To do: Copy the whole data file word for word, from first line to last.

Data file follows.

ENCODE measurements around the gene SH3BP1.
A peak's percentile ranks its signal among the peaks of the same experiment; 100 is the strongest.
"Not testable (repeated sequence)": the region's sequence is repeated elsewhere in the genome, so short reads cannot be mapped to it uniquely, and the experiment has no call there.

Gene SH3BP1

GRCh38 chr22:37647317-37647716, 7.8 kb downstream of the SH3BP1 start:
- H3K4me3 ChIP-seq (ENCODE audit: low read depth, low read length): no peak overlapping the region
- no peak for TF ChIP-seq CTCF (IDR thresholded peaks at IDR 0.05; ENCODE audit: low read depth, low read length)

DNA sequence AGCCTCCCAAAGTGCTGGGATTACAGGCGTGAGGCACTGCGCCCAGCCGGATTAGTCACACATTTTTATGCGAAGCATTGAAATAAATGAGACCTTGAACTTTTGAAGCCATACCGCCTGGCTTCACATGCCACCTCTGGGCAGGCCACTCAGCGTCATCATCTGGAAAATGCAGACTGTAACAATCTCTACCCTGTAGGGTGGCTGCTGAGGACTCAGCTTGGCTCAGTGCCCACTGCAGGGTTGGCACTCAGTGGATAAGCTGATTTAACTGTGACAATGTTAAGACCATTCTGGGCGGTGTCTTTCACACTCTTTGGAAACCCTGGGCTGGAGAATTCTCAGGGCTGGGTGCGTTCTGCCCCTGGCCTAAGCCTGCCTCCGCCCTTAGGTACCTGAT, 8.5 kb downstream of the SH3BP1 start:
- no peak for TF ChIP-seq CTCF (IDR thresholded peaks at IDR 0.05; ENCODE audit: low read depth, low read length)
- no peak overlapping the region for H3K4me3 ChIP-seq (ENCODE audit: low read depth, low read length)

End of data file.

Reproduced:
ENCODE measurements around the gene SH3BP1.
A peak's percentile ranks its signal among the peaks of the same experiment; 100 is the strongest.
"Not testable (repeated sequence)": the region's sequence is repeated elsewhere in the genome, so short reads cannot be mapped to it uniquely, and the experiment has no call there.

Gene SH3BP1

GRCh38 chr22:37647317-37647716, 7.8 kb downstream of the SH3BP1 start:
- H3K4me3 ChIP-seq (ENCODE audit: low read depth, low read length): no peak overlapping the region
- no peak for TF ChIP-seq CTCF (IDR thresholded peaks at IDR 0.05; ENCODE audit: low read depth, low read length)

DNA sequence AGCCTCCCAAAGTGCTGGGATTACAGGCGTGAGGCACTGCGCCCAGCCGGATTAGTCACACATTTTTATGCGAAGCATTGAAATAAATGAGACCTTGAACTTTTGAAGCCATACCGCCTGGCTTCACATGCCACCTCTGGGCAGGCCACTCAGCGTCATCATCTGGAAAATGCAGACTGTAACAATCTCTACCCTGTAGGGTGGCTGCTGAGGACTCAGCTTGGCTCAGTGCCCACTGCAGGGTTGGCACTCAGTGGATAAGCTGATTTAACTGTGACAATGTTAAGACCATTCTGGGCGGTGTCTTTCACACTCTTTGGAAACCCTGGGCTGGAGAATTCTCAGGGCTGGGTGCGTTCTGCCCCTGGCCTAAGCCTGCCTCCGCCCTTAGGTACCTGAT, 8.5 kb downstream of the SH3BP1 start:
- no peak for TF ChIP-seq CTCF (IDR thresholded peaks at IDR 0.05; ENCODE audit: low read depth, low read length)
- no peak overlapping the region for H3K4me3 ChIP-seq (ENCODE audit: low read depth, low read length)